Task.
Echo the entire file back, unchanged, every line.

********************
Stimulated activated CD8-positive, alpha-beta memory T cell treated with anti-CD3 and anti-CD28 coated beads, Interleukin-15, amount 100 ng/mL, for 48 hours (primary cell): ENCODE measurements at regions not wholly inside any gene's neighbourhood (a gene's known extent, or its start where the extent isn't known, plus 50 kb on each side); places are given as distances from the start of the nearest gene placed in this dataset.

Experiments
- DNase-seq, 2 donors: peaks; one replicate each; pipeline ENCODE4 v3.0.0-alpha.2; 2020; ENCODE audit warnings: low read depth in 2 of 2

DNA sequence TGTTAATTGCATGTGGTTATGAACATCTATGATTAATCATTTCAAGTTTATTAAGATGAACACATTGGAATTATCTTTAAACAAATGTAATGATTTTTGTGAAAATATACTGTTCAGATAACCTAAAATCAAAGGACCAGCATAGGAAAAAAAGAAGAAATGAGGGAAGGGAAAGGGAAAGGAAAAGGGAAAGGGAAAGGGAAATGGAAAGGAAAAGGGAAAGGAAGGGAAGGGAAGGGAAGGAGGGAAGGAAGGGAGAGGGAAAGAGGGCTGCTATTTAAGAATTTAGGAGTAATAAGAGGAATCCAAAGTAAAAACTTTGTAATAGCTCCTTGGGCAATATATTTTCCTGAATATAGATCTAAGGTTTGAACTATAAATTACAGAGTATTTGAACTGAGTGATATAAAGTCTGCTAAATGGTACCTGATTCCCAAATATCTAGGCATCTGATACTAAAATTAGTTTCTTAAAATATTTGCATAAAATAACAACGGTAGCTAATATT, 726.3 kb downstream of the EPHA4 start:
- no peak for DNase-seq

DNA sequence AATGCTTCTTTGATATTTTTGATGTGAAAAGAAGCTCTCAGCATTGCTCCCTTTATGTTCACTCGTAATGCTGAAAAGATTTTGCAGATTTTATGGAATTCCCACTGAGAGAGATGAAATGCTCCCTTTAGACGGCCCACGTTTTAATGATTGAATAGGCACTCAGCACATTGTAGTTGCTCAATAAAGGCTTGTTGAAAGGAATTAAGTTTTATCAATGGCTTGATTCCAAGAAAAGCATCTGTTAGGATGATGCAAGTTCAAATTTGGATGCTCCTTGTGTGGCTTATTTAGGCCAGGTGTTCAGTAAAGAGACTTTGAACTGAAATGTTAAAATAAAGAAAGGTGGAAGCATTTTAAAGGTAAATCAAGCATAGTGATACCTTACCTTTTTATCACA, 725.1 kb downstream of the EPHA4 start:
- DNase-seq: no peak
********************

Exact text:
Stimulated activated CD8-positive, alpha-beta memory T cell treated with anti-CD3 and anti-CD28 coated beads, Interleukin-15, amount 100 ng/mL, for 48 hours (primary cell): ENCODE measurements at regions not wholly inside any gene's neighbourhood (a gene's known extent, or its start where the extent isn't known, plus 50 kb on each side); places are given as distances from the start of the nearest gene placed in this dataset.

Experiments
- DNase-seq, 2 donors: peaks; one replicate each; pipeline ENCODE4 v3.0.0-alpha.2; 2020; ENCODE audit warnings: low read depth in 2 of 2

DNA sequence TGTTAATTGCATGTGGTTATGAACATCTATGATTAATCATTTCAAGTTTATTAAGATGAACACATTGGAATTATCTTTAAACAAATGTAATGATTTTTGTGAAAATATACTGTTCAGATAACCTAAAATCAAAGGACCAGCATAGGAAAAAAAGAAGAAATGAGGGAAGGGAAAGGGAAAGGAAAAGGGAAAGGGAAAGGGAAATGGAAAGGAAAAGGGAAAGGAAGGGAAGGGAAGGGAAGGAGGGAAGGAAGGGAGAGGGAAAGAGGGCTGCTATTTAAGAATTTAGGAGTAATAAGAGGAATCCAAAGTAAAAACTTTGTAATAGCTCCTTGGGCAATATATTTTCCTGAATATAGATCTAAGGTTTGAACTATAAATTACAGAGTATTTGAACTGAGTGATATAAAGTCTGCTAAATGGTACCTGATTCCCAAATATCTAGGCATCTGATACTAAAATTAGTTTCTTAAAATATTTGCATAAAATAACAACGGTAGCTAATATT, 726.3 kb downstream of the EPHA4 start:
- no peak for DNase-seq

DNA sequence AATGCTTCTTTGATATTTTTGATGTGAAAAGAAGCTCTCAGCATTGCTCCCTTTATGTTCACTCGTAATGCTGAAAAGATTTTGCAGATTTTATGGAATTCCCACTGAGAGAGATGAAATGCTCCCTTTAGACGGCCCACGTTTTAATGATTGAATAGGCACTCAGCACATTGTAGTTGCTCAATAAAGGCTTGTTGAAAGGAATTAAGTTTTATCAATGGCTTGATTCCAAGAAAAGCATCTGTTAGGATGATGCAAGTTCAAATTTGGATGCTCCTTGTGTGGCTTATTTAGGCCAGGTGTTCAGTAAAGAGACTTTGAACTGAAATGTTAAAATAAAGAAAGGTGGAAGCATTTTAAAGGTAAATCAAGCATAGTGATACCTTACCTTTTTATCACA, 725.1 kb downstream of the EPHA4 start:
- DNase-seq: no peak